Devotees of the Church of Scientology have gained access to thousands of British children through a charity that visits schools to lecture on the dangers of drugs. A Sunday Times investigation has found that Marlborough College is one of more than 500 schools across Britain where the charity has taught. Critics of the charity, Narconon, say it is a front to promote the teaching of Scientology - the controversial "religion" founded by L Ron Hubbard, the science fiction writer. Schools contacted last week said they knew nothing about the charity's links with Scientology.
Scientology continued its fight to keep its worldwide leader out of the legal fight over the 1995 death of ScientologistLisa McPherson. The church went to court to ask a Hillsborough judge to remove David Miscavige as a defendant in the wrongful death lawsuit. In a separate action, the church filed a lawsuit in Pinellas circuit court alleging McPherson's estate broke a 1997 agreement by including Miscavige in the wrongful death suit in the first place.
When David Miscavige recounts his rise to power in the Church of Scientology - a journey that began when he quit high school at age 16 - it is mostly a story of war. War against renegade Scientologists. War against Scientology's critics. War against its one-time archenemy, the IRS. Miscavige's friends say he is "intense" and "insistent" and "doesn't suffer fools lightly." Scientology's critics say he is a bully.
David Miscavige, chairman of the board for Scientology's "Religious Technology Center," said recently that the IRS decision to grant his corporate empire a tax exemption was "a major victory for us." He added: "We were under siege. ... Now we've been vindicated." His smugness aside, the business of Scientology, which is to sell vulnerable people counseling services at rates up to $800 an hour, was not vindicated by the U.S. Internal Revenue Service. It was merely exempted from taxation.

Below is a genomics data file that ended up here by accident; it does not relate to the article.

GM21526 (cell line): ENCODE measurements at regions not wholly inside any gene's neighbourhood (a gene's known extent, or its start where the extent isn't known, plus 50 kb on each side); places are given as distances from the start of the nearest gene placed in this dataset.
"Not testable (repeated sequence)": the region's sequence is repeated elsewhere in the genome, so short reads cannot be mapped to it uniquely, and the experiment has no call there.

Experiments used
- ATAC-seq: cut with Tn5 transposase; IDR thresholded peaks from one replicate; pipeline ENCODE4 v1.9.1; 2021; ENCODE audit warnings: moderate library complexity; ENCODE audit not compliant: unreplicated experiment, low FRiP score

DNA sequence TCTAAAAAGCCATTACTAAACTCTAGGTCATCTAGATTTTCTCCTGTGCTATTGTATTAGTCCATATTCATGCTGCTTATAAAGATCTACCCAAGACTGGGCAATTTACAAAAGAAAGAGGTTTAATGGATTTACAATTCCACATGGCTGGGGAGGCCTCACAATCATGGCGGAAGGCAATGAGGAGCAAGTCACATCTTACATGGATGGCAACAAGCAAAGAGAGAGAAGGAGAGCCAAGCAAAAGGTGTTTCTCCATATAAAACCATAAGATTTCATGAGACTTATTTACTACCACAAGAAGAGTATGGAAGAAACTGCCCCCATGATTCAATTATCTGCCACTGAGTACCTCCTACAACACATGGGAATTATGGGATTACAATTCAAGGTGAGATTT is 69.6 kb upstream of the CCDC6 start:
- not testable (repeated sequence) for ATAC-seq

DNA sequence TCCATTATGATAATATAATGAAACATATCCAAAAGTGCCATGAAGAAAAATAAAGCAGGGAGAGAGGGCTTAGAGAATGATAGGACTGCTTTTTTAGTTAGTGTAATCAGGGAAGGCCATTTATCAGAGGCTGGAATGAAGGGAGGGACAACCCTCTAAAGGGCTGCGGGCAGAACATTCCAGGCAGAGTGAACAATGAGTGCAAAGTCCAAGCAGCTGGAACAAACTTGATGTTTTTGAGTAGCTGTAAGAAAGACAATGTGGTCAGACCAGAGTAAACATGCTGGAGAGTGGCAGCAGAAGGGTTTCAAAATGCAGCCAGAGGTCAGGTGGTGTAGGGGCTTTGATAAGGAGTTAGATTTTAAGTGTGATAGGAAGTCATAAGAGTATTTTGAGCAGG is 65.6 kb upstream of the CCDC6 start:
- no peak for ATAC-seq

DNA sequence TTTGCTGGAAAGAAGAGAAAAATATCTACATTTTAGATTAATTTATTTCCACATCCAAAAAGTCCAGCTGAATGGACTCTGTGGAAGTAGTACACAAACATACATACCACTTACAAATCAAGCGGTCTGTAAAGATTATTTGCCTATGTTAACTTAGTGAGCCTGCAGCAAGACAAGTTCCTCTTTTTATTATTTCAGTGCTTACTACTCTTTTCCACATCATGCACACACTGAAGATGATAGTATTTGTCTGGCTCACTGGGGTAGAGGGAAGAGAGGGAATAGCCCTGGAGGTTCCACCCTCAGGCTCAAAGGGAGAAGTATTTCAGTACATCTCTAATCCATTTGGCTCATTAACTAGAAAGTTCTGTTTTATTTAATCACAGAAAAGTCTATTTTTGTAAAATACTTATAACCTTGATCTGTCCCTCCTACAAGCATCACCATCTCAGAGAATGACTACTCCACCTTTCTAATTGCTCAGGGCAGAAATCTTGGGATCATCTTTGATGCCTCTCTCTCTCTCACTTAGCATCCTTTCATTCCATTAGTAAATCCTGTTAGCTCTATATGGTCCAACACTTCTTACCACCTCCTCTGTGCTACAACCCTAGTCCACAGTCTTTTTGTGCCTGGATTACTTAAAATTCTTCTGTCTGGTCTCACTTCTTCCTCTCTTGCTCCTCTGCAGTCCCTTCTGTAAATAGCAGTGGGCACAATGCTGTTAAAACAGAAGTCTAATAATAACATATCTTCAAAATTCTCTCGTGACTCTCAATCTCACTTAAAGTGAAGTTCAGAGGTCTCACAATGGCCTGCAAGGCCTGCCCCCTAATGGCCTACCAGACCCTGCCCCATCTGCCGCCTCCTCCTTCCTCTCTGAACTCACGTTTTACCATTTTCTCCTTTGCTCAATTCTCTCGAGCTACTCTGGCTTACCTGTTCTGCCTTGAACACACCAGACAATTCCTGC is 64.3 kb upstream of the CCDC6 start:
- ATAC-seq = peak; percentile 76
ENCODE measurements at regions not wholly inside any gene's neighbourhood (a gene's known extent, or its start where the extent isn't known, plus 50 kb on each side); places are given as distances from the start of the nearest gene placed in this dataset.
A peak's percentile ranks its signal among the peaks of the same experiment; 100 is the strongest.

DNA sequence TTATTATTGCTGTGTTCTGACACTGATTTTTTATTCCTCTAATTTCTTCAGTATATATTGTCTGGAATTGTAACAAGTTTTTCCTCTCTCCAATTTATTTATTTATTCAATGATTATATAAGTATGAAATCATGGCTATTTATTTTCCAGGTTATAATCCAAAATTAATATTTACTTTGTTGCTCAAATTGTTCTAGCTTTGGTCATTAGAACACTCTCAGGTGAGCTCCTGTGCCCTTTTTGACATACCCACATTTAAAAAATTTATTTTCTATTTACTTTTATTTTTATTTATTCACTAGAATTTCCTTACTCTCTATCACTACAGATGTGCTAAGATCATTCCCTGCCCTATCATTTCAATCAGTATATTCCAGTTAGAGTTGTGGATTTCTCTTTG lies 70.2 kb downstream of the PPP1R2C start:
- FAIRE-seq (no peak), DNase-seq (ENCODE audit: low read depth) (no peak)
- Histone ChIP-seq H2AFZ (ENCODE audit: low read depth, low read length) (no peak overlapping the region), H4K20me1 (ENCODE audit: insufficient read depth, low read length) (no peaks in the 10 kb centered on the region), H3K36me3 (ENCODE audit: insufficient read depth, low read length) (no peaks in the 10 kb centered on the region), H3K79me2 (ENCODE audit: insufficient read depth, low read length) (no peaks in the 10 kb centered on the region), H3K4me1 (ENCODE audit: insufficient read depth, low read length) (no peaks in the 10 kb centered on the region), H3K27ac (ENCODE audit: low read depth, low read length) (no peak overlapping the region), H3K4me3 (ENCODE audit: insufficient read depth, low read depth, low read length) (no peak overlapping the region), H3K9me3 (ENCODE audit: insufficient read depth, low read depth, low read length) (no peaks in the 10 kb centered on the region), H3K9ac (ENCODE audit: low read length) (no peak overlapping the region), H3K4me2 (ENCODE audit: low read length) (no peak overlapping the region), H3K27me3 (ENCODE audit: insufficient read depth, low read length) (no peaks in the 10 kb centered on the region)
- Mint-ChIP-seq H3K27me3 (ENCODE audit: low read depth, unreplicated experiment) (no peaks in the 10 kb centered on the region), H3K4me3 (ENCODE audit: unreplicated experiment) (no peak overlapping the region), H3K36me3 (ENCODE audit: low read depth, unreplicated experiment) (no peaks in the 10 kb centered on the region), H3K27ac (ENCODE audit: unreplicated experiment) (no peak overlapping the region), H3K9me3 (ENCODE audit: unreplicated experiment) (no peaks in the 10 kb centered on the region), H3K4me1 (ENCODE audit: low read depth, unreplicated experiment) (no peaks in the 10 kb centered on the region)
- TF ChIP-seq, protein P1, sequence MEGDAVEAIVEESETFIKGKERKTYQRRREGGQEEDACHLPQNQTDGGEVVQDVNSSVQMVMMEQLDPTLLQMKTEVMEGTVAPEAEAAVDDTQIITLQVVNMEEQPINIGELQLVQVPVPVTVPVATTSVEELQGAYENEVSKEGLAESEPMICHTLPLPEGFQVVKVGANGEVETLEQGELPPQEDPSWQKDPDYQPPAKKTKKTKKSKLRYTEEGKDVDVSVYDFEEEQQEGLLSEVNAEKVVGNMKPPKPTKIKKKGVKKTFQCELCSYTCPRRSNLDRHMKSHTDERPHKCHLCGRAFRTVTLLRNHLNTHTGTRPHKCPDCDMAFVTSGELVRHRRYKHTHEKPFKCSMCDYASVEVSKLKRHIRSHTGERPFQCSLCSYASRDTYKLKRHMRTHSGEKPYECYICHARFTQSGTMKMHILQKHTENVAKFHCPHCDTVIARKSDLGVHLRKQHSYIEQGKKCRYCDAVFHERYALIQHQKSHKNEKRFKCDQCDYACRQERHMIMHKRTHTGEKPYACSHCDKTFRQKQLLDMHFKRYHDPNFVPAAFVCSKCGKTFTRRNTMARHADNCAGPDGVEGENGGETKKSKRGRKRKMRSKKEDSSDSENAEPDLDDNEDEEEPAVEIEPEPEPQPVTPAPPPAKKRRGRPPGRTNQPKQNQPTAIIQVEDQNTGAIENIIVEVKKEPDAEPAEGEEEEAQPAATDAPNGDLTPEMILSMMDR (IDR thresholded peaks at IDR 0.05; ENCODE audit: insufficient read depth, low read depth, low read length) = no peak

The Church of Scientology, started by science fiction writer L. Ron Hubbard to "clear" people of unhappiness, portrays itself as a religion. In reality, the church is a hugely profitable global racket that survives by intimidating members and critics in a Mafia-like manner. At times during the past decade, revelations in the media and prosecutions against Scientology seemed to be curbing its menace. But now the group, which is trying to go mainstream, threatens to become insidious and pervasive than ever.
New York Times: article includes interviews with Gerald Armstrong, Laurel Sullivan, Kima Douglas, Howard Schomer and Edward Walters. They accuse Hubbard of diverting millions of dollars of church money into his own overseas accounts and state that Hubbard still controls operations of the church but has turned over daily operations to David Miscavige and Pat and Annie Broeker.